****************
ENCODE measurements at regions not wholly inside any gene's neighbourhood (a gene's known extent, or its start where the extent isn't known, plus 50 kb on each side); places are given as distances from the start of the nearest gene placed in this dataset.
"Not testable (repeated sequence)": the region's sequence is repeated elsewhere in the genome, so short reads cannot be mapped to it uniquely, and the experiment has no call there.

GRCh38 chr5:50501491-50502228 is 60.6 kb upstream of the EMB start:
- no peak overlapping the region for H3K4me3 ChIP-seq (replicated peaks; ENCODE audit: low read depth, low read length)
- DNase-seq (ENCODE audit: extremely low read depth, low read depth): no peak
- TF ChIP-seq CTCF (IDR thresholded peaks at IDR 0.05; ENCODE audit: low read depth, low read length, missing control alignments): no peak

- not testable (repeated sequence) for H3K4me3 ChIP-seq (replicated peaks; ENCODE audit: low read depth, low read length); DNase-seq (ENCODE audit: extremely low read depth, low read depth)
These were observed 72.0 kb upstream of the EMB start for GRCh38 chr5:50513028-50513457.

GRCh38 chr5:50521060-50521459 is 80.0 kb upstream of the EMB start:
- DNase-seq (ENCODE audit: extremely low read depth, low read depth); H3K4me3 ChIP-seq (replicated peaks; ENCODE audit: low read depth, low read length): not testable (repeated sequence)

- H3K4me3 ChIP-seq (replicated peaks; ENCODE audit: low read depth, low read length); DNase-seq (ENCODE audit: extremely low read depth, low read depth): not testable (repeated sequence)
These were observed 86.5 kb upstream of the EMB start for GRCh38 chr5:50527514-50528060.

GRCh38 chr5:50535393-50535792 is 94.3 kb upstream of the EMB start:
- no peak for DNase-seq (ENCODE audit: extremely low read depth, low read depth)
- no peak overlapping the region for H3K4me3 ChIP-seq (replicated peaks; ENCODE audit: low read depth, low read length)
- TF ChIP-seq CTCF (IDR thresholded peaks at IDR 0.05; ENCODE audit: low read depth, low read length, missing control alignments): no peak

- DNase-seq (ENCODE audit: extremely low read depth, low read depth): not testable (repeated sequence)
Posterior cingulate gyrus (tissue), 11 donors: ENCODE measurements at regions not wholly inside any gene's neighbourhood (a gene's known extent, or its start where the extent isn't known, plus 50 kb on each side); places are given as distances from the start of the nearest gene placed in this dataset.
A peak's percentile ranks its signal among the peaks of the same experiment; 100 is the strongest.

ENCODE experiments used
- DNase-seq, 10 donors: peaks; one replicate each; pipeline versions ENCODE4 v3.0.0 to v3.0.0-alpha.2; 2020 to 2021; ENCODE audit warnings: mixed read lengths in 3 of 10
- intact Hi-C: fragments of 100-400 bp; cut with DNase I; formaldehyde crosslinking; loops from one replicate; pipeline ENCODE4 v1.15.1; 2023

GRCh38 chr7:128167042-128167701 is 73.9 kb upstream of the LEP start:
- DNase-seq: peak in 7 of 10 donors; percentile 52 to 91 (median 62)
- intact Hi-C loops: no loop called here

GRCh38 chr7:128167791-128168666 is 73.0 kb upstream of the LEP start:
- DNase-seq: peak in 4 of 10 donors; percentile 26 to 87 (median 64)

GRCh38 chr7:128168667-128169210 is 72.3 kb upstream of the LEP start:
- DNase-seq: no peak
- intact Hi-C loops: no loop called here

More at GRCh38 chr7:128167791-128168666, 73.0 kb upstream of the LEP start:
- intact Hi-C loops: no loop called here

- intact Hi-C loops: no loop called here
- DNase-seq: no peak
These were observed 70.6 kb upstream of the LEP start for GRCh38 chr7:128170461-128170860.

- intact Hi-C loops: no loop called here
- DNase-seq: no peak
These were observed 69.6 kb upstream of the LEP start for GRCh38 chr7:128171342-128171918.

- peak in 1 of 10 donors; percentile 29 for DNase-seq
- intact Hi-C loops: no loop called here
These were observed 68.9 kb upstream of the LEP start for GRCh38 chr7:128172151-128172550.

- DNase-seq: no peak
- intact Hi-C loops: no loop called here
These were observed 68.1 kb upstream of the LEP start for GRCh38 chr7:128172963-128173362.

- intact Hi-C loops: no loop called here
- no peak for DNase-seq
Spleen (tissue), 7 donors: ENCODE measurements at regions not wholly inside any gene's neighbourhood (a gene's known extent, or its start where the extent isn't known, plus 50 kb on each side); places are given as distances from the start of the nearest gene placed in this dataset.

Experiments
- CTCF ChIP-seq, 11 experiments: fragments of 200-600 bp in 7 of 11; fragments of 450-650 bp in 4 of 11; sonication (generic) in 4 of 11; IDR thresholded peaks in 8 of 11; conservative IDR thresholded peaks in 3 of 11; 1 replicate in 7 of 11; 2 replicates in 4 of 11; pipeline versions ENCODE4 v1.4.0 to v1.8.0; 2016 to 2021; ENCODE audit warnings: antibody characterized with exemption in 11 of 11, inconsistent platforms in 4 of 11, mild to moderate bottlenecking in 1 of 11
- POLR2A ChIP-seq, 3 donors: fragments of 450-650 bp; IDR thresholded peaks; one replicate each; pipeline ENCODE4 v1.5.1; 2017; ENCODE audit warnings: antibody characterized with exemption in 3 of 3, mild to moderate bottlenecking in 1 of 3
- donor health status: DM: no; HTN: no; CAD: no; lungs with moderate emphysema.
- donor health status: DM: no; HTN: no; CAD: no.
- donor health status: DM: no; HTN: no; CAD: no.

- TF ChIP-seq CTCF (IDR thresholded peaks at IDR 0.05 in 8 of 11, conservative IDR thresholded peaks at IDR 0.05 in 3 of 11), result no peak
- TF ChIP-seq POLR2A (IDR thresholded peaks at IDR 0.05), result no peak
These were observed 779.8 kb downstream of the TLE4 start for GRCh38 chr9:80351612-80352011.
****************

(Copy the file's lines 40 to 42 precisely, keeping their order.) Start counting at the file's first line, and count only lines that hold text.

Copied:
- intact Hi-C loops: no loop called here
These were observed 68.9 kb upstream of the LEP start for GRCh38 chr7:128172151-128172550.

- DNase-seq: no peak